It is impossible to have a youth agenda, and by God there should be none.

Of course, there is a reason why we have this anomaly in the first place, and it is a simple one. You and I, who fancy ourselves as smart and cosmopolitan, have left defining the debate and even who we are to the Aluta youth’, and I mean that more as a descriptive than derisive term.

When we surrender the social space to obtuse young people in the National Association of Nigerian Students and the National Youth Council (and certainly, there are brilliant, well-meaning young leaders in these collectives), we end up with politicised, even militarised language complete with sound and fury.

We become like our fathers, mouthing clichés and rhetoric that thus cannot be constructive in problem solving. That is why, for an uncomfortably long time last year, there was the spectacle on the national scene where “youth leaders” continued to pressure the president to ensure that the minister of youth development had to be a young person below 35.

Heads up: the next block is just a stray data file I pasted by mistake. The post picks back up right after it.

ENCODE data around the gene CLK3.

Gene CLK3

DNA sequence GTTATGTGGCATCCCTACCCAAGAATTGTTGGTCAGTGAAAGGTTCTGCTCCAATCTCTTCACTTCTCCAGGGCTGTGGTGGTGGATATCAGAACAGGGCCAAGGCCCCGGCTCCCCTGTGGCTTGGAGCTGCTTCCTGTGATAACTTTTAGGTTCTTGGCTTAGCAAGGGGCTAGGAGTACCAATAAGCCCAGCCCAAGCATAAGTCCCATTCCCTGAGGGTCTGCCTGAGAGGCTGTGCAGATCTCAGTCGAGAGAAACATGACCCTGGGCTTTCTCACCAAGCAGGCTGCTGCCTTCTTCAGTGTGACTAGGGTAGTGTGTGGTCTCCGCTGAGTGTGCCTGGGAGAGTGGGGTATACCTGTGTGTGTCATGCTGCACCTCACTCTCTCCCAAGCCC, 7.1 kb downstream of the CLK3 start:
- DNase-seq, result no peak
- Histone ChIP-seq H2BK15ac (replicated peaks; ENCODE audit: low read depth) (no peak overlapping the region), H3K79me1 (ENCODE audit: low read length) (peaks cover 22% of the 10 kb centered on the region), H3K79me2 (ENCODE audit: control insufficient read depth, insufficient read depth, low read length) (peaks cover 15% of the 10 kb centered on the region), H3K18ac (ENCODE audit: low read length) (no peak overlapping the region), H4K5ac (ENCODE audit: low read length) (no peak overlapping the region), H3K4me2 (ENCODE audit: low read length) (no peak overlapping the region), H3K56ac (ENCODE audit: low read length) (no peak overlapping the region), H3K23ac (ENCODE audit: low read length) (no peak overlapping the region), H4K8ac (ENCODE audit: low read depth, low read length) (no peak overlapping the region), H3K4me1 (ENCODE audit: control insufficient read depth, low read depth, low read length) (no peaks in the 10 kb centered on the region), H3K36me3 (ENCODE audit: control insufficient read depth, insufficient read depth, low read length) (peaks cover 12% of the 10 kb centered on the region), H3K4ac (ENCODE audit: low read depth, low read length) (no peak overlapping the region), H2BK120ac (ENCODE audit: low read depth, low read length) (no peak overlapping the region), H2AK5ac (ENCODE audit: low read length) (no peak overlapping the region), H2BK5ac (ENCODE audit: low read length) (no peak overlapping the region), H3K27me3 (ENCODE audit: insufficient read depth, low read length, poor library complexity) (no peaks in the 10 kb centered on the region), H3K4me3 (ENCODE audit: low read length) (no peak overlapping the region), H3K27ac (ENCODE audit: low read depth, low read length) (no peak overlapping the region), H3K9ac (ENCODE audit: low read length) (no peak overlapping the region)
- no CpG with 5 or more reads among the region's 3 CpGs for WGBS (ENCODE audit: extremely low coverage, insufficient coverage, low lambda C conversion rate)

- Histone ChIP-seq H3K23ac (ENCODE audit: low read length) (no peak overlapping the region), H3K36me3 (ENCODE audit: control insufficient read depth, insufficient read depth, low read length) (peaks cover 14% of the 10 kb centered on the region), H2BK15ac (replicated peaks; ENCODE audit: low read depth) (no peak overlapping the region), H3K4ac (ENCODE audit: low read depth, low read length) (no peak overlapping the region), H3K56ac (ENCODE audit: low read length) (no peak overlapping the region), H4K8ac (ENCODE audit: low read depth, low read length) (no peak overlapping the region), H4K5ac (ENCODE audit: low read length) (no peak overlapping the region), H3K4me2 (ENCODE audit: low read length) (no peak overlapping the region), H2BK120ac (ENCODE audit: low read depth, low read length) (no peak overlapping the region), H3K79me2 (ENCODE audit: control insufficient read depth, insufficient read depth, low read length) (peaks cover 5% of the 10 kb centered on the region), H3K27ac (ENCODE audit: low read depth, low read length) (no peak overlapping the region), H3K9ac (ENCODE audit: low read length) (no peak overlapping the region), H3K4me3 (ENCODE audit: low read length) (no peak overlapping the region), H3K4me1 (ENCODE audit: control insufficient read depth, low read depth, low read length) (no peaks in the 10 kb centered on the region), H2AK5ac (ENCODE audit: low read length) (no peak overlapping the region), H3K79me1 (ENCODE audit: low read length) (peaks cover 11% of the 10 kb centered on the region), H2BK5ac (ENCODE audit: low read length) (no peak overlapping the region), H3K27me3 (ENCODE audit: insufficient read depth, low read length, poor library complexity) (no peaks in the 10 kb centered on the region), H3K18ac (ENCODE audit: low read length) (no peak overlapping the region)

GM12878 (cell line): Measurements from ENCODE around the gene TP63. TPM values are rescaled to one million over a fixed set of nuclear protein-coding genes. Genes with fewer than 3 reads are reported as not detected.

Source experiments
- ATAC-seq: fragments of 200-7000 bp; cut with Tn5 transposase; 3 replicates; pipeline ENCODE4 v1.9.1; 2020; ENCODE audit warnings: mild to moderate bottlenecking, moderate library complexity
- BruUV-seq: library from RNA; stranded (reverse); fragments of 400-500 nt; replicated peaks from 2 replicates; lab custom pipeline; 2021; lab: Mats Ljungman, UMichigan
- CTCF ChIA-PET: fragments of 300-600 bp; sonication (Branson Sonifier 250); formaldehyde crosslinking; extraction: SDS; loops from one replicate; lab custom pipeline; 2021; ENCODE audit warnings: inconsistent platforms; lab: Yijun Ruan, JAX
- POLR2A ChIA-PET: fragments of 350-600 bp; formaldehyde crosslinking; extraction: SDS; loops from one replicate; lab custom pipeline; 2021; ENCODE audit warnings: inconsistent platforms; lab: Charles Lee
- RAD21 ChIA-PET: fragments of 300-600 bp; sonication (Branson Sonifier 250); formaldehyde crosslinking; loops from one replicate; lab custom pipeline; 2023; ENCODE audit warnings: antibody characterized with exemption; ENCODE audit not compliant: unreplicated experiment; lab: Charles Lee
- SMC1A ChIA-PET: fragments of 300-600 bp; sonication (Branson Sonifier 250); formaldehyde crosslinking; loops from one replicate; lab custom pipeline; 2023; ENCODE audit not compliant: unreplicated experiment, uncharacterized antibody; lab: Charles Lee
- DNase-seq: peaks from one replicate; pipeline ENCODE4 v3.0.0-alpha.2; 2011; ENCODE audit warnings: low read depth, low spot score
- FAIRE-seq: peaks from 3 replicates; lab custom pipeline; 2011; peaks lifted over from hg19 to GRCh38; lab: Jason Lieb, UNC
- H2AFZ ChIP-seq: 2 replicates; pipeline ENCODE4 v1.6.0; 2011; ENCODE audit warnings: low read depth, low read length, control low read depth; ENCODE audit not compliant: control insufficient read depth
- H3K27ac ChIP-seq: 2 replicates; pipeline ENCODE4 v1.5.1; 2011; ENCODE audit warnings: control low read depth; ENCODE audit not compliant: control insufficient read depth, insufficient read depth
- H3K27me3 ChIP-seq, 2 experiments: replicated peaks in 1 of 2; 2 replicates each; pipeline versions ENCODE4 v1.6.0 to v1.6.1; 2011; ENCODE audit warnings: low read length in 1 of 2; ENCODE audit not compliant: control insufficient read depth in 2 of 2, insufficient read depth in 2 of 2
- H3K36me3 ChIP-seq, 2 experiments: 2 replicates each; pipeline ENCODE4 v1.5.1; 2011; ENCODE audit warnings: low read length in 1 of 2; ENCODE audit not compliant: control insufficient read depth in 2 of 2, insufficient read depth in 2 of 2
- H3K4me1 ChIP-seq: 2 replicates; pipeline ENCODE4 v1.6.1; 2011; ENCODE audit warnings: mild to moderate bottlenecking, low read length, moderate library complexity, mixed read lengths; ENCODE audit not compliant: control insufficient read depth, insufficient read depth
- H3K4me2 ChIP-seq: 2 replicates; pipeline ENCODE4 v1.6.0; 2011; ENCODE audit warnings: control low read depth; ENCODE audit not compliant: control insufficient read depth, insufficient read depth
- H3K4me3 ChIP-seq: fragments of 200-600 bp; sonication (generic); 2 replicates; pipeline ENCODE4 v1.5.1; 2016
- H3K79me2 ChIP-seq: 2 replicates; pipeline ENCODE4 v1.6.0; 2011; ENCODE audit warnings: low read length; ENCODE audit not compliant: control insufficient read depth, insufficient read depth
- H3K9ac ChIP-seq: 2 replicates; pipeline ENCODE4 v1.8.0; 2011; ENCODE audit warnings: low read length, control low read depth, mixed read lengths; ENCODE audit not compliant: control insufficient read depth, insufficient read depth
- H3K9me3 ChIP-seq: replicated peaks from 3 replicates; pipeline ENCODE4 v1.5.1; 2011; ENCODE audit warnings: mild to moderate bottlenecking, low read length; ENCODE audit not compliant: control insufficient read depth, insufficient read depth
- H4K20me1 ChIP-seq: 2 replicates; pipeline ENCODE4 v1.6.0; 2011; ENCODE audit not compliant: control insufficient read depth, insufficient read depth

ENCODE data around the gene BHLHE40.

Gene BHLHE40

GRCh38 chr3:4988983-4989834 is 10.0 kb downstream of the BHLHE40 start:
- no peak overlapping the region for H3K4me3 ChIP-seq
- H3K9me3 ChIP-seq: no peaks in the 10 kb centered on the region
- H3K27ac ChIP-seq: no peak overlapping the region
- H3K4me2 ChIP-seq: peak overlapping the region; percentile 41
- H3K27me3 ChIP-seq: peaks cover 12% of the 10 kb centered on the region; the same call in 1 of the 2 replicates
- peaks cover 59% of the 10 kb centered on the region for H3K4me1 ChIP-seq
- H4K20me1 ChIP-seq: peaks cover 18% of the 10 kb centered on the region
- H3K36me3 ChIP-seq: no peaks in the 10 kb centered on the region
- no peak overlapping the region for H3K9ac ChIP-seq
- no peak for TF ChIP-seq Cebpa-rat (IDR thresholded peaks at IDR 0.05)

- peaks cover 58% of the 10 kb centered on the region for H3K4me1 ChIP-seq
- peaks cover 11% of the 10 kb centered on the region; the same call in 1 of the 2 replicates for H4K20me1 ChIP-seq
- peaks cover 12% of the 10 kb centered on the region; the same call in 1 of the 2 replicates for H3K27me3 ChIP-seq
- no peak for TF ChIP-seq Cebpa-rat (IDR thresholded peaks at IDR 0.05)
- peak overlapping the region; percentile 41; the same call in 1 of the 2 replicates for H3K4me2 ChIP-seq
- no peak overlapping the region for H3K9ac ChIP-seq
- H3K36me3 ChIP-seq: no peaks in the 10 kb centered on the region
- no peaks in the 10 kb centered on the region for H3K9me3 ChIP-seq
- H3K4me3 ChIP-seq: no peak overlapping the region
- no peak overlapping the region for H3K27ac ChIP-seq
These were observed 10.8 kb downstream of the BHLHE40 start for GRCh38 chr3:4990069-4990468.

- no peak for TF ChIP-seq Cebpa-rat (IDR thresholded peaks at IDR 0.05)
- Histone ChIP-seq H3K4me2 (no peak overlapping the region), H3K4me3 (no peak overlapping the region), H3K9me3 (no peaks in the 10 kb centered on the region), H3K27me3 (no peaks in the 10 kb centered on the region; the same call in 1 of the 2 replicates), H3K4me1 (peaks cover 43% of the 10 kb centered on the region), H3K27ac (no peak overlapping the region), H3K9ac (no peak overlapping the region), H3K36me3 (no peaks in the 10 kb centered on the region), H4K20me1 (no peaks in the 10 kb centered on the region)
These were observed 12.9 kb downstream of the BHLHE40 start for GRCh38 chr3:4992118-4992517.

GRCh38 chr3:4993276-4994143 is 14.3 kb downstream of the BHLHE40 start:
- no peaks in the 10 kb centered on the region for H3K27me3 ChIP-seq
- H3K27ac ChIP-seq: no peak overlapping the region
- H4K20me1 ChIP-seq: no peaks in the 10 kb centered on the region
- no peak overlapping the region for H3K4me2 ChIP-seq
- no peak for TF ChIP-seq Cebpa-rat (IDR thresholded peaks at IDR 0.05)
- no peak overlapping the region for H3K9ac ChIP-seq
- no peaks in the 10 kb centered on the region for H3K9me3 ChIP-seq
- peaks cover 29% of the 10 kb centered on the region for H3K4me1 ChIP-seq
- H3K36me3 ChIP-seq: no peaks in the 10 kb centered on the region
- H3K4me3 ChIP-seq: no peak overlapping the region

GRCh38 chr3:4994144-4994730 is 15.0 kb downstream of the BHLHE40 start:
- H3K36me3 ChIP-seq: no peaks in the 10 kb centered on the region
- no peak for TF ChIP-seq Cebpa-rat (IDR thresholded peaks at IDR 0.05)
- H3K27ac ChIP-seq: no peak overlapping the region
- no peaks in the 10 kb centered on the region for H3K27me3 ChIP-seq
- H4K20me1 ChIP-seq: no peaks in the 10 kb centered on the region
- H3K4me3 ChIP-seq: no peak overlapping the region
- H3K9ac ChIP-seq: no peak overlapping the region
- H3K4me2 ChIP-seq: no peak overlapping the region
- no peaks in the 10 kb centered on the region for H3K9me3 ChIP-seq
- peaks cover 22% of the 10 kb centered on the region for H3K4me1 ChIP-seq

After rejecting overtures to join this campaign, I began to sit and ask myself, “How did we even have these kinds of young people speaking for you and I, in the first place?”

Perhaps the larger nation should also ask itself this – how did it turn out, for instance, that Lamidi Adedibu was making leadership and governance decisions for the likes of your parents and mine in Oyo State?

Because, we have ceded the space for defining us to those who cannot even define themselves.

More to the question in this particular instance: if there is no one ‘youth agenda’, why do these ‘youth leaders’ mouth it so often? Ah, that one is very easy: Because it makes it easier for them to secure political patronage in your name.

When they go to our disconnected political leaders and tell them, ‘this is the youth agenda’, the political leader who is afraid of complex decision-making and the kind of micro-targeting that the Barack Obama campaign is universally recognised finds that his life has been made easy.